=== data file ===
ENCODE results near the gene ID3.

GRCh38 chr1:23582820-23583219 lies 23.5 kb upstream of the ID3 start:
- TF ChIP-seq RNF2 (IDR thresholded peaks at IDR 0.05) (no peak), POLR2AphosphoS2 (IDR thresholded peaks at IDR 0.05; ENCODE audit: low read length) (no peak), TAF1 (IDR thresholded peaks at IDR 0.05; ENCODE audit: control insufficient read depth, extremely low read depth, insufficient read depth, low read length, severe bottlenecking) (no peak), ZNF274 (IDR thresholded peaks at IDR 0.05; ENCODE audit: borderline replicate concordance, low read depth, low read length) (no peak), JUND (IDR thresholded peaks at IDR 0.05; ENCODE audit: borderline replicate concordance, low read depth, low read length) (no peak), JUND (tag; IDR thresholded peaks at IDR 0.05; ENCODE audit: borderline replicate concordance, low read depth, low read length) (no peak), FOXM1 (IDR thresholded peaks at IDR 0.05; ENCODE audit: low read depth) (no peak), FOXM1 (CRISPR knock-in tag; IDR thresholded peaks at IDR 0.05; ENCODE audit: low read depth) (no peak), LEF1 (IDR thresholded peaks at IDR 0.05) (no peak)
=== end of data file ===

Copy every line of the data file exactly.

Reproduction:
ENCODE results near the gene ID3.

GRCh38 chr1:23582820-23583219 lies 23.5 kb upstream of the ID3 start:
- TF ChIP-seq RNF2 (IDR thresholded peaks at IDR 0.05) (no peak), POLR2AphosphoS2 (IDR thresholded peaks at IDR 0.05; ENCODE audit: low read length) (no peak), TAF1 (IDR thresholded peaks at IDR 0.05; ENCODE audit: control insufficient read depth, extremely low read depth, insufficient read depth, low read length, severe bottlenecking) (no peak), ZNF274 (IDR thresholded peaks at IDR 0.05; ENCODE audit: borderline replicate concordance, low read depth, low read length) (no peak), JUND (IDR thresholded peaks at IDR 0.05; ENCODE audit: borderline replicate concordance, low read depth, low read length) (no peak), JUND (tag; IDR thresholded peaks at IDR 0.05; ENCODE audit: borderline replicate concordance, low read depth, low read length) (no peak), FOXM1 (IDR thresholded peaks at IDR 0.05; ENCODE audit: low read depth) (no peak), FOXM1 (CRISPR knock-in tag; IDR thresholded peaks at IDR 0.05; ENCODE audit: low read depth) (no peak), LEF1 (IDR thresholded peaks at IDR 0.05) (no peak)